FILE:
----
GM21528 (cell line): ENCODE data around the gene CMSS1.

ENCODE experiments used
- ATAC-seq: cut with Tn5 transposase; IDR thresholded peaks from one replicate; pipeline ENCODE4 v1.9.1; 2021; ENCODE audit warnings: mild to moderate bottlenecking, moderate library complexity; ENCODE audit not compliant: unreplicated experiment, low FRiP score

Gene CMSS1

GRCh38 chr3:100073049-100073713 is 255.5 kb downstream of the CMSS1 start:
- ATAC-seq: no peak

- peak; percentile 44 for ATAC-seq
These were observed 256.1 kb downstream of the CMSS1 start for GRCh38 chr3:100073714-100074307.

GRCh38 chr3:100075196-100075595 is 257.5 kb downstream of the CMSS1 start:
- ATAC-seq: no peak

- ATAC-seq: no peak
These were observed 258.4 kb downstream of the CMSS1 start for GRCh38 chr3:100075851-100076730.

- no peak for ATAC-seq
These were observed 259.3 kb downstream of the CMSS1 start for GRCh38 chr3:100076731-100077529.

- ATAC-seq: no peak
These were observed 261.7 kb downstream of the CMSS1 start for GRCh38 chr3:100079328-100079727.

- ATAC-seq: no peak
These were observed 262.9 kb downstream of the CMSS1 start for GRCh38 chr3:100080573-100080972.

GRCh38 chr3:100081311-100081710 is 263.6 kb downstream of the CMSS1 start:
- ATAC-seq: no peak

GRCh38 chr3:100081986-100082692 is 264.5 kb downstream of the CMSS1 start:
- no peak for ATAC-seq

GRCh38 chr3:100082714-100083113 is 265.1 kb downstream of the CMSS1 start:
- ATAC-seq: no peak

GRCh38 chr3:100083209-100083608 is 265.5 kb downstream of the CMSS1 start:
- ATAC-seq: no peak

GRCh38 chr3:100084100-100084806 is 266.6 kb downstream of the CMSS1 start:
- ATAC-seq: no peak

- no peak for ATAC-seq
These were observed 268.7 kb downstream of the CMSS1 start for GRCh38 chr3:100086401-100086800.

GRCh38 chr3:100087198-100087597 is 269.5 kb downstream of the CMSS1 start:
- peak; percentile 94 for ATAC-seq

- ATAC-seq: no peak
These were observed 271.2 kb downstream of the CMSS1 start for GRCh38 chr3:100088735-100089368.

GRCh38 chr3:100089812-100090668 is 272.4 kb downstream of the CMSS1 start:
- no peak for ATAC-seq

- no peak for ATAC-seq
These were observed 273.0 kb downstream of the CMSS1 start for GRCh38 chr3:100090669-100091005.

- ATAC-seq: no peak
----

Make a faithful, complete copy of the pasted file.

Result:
GM21528 (cell line): ENCODE data around the gene CMSS1.

ENCODE experiments used
- ATAC-seq: cut with Tn5 transposase; IDR thresholded peaks from one replicate; pipeline ENCODE4 v1.9.1; 2021; ENCODE audit warnings: mild to moderate bottlenecking, moderate library complexity; ENCODE audit not compliant: unreplicated experiment, low FRiP score

Gene CMSS1

GRCh38 chr3:100073049-100073713 is 255.5 kb downstream of the CMSS1 start:
- ATAC-seq: no peak

- peak; percentile 44 for ATAC-seq
These were observed 256.1 kb downstream of the CMSS1 start for GRCh38 chr3:100073714-100074307.

GRCh38 chr3:100075196-100075595 is 257.5 kb downstream of the CMSS1 start:
- ATAC-seq: no peak

- ATAC-seq: no peak
These were observed 258.4 kb downstream of the CMSS1 start for GRCh38 chr3:100075851-100076730.

- no peak for ATAC-seq
These were observed 259.3 kb downstream of the CMSS1 start for GRCh38 chr3:100076731-100077529.

- ATAC-seq: no peak
These were observed 261.7 kb downstream of the CMSS1 start for GRCh38 chr3:100079328-100079727.

- ATAC-seq: no peak
These were observed 262.9 kb downstream of the CMSS1 start for GRCh38 chr3:100080573-100080972.

GRCh38 chr3:100081311-100081710 is 263.6 kb downstream of the CMSS1 start:
- ATAC-seq: no peak

GRCh38 chr3:100081986-100082692 is 264.5 kb downstream of the CMSS1 start:
- no peak for ATAC-seq

GRCh38 chr3:100082714-100083113 is 265.1 kb downstream of the CMSS1 start:
- ATAC-seq: no peak

GRCh38 chr3:100083209-100083608 is 265.5 kb downstream of the CMSS1 start:
- ATAC-seq: no peak

GRCh38 chr3:100084100-100084806 is 266.6 kb downstream of the CMSS1 start:
- ATAC-seq: no peak

- no peak for ATAC-seq
These were observed 268.7 kb downstream of the CMSS1 start for GRCh38 chr3:100086401-100086800.

GRCh38 chr3:100087198-100087597 is 269.5 kb downstream of the CMSS1 start:
- peak; percentile 94 for ATAC-seq

- ATAC-seq: no peak
These were observed 271.2 kb downstream of the CMSS1 start for GRCh38 chr3:100088735-100089368.

GRCh38 chr3:100089812-100090668 is 272.4 kb downstream of the CMSS1 start:
- no peak for ATAC-seq

- no peak for ATAC-seq
These were observed 273.0 kb downstream of the CMSS1 start for GRCh38 chr3:100090669-100091005.

- ATAC-seq: no peak